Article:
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Mindfulness and Addiction – Overcoming Cravings and Decreasing Anxiety

We hear a lot about the importance of mindfulness from yoga instructors, therapists, and various online sources. Many people mistakenly associate mindfulness with eastern mysticism or new age philosophies and tend to disregard it. We continue to suffer from anxiety, depression, and hurriedness, but we are unsure of how to even begin practicing mindfulness, nor do we know what it entails.

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Thankfully, mindfulness is not a complicated practice, nor is there a right or wrong way to incorporate it into your day-to-day life. With the right tools and a positive attitude, we can all use mindfulness to help stay in the present moment, overcome cravings, and decrease anxiety.

What is Mindfulness?

According to experts, mindfulness is a form of meditation in which a person focuses on present feelings and sensations they are experiencing. The individual is not supposed to interpret those feelings or sensations but simply acknowledge them. To practice mindfulness, one must use certain breathwork exercises, guided imagery, and relaxation techniques.

The goal of mindfulness is to remain longer and longer in the present moment rather than worry about the past or the future. As a result, of regularly practicing mindfulness, we can expect decreased anxiety, better control over our emotions, and a greater perspective over our circumstances.

There are 7 principles of mindfulness. Knowing these will help you understand what to expect so you can make improvements in your practice as time goes on.

· Lack of Judgement – We must not judge our feelings or sensations while meditating.

· Patience – Mindfulness requires patience, which is a form of wisdom.

· Novice’s Mind – Humility and open-mindedness enable us to be receptive to learning new things about ourselves and others.

· Trusting Attitude – Ability to embrace trust for ourselves and any subsequent emotions we may have.

· Acceptance – An acceptance of any new insights, shortcomings, feelings, or fears during mindfulness practice.

· Ability to Let Go – A willing attitude to let go of other future and past circumstances that may inhibit our practice.

Mindfulness, Cravings, and Anxiety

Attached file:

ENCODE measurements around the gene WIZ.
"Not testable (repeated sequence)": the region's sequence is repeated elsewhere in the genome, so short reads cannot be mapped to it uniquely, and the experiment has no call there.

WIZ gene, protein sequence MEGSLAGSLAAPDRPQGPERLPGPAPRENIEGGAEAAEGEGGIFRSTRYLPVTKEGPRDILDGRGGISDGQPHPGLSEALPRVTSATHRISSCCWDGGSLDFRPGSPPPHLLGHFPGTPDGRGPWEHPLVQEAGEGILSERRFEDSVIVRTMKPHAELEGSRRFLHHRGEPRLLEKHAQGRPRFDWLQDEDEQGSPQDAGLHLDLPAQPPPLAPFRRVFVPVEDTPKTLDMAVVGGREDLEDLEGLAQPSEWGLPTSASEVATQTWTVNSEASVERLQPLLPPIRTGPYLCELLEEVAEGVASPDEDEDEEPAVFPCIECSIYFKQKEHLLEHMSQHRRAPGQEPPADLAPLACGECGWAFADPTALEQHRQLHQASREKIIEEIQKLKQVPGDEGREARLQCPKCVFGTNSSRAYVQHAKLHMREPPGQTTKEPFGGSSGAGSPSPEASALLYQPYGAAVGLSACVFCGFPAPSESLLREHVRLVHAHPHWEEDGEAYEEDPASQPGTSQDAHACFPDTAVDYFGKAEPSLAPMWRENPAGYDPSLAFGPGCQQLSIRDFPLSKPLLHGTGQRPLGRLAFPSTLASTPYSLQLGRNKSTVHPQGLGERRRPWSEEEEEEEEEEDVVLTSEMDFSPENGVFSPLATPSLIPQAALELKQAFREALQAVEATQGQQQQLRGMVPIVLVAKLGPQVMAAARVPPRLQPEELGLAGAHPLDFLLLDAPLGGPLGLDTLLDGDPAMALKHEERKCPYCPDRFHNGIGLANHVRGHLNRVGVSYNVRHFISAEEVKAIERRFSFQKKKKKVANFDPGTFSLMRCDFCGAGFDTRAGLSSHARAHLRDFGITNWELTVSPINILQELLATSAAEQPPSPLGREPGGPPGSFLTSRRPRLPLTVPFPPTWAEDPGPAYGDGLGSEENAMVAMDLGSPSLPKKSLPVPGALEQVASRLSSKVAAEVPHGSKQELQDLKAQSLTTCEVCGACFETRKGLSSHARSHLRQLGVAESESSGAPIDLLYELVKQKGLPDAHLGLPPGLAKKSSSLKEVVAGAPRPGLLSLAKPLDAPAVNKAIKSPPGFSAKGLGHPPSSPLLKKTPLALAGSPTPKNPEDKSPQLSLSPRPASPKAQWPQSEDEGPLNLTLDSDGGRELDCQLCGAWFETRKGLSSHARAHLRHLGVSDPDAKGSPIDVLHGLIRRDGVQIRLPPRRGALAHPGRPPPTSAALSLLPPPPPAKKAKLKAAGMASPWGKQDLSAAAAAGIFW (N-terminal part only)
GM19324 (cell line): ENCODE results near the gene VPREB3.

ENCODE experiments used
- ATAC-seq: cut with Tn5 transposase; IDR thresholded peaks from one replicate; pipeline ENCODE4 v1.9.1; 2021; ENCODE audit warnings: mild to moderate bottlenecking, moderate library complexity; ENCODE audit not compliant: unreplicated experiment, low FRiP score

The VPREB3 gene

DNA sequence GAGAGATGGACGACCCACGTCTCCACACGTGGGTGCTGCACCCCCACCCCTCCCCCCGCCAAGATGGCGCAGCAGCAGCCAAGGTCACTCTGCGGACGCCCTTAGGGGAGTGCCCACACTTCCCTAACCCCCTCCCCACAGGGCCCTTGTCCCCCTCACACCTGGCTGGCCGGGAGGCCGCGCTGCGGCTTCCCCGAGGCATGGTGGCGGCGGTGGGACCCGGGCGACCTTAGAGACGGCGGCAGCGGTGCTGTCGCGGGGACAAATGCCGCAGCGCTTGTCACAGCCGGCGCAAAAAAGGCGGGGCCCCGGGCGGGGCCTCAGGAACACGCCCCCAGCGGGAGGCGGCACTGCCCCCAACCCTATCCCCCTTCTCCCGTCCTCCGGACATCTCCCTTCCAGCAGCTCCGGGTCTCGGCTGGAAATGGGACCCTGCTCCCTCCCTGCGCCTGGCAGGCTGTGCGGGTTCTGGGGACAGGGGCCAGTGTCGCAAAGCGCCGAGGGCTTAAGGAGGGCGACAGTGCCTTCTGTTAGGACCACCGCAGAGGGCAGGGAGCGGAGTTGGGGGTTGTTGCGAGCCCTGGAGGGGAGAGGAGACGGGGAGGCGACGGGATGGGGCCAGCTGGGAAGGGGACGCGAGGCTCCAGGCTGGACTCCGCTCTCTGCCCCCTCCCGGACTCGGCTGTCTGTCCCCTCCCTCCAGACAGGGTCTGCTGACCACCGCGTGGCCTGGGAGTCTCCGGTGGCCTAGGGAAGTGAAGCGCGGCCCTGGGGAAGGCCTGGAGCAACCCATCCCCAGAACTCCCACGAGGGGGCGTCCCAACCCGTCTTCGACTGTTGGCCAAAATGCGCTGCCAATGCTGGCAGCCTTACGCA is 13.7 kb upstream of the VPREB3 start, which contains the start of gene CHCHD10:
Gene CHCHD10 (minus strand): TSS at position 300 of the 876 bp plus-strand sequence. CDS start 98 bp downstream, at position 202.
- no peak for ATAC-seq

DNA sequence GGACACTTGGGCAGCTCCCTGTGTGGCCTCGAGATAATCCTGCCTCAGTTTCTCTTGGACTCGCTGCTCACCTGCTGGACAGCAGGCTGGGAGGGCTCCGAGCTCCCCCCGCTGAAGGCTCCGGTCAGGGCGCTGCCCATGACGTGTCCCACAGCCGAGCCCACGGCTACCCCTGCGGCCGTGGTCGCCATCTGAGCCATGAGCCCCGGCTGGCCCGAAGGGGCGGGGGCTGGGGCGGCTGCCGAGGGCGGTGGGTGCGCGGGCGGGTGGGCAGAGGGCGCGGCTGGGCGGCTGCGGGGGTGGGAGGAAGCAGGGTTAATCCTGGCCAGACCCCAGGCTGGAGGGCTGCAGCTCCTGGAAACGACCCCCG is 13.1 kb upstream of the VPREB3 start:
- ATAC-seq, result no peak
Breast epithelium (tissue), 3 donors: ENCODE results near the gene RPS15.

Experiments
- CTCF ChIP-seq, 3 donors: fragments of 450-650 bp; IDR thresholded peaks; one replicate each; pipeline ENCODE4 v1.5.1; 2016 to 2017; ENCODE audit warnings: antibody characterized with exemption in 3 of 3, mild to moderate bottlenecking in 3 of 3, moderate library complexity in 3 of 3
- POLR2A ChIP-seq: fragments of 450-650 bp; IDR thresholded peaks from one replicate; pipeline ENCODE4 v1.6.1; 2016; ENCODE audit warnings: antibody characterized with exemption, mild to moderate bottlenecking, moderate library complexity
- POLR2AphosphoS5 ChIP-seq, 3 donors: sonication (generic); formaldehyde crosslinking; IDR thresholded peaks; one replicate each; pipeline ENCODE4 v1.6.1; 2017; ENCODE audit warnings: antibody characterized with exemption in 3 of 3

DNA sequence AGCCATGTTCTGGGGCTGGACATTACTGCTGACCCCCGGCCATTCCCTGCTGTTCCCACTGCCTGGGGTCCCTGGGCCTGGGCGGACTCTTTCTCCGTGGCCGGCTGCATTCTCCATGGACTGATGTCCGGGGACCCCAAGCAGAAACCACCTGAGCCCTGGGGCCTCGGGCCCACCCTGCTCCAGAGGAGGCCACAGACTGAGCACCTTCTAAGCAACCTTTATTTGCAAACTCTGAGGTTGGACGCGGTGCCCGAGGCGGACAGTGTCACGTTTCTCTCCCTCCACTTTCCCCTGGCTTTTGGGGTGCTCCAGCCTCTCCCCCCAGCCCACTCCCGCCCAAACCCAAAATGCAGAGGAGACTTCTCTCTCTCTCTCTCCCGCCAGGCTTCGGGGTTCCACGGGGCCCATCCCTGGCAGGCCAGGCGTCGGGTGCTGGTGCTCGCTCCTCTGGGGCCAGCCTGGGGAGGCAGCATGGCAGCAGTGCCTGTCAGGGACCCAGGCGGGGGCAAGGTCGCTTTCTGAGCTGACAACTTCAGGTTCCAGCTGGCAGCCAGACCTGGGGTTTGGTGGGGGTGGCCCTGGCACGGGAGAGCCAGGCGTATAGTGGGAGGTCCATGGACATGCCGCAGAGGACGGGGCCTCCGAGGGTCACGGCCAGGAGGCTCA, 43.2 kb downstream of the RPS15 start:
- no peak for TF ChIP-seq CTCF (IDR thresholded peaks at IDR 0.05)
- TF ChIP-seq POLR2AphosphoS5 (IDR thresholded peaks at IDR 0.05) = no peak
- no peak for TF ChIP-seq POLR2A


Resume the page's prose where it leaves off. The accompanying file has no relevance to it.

Those who suffer from anxiety disorders, addictions, or depression are frequently encouraged to practice mindfulness. Staying in the present moment is difficult for most people, particularly in the distractive, busy world we live in. Those with anxiety or addictions are not used to slowing down and savoring each moment.

You don’t need to meditate a certain way or be in a certain position to practice mindfulness. It is a tool we can use throughout the day whenever we feel a craving come on or a fearful thought approaching. We can simply close our eyes for a few minutes, take some deep breaths in, tense and relax our shoulders, and focus on the sounds and feelings we experience or hear. Just a few minutes of doing this enables us to overcome negative thinking patterns and accept our body’s weaknesses without acting on them.

For those with addictions, mindfulness can help change how we relate to the drug or bad habits that we crave. According to one researcher, “Mindfulness can decouple pleasant and unpleasant experiences from habitual reactions of craving and aversion by removing the affective bias that fuels such emotive reactivity.” Unlike other craving mitigation strategies that focus on action, mindfulness can help eliminate the negative cycle that starts in our brain. Studies show that this practice, like hypnosis, has been particularly successful for those who are trying to quit smoking because it gets to the root of the negative thinking cycle by putting us back in the present moment, simply accepting (but not acting on) our negative feelings.

Thankfully, most therapists are well versed in mindfulness practices and encourage their patients to research and partake in them. If you or someone you know are struggling with anxiousness, anxiety, or depression, find a therapist who can help incorporate mindfulness into your treatment plan.

Do you or someone you know to struggle with anxiety, depression, or addiction? If so, please contact Straight Talk Counseling at 714-828-2000 or visit our website at One of our professional counselors would be happy to speak with you.

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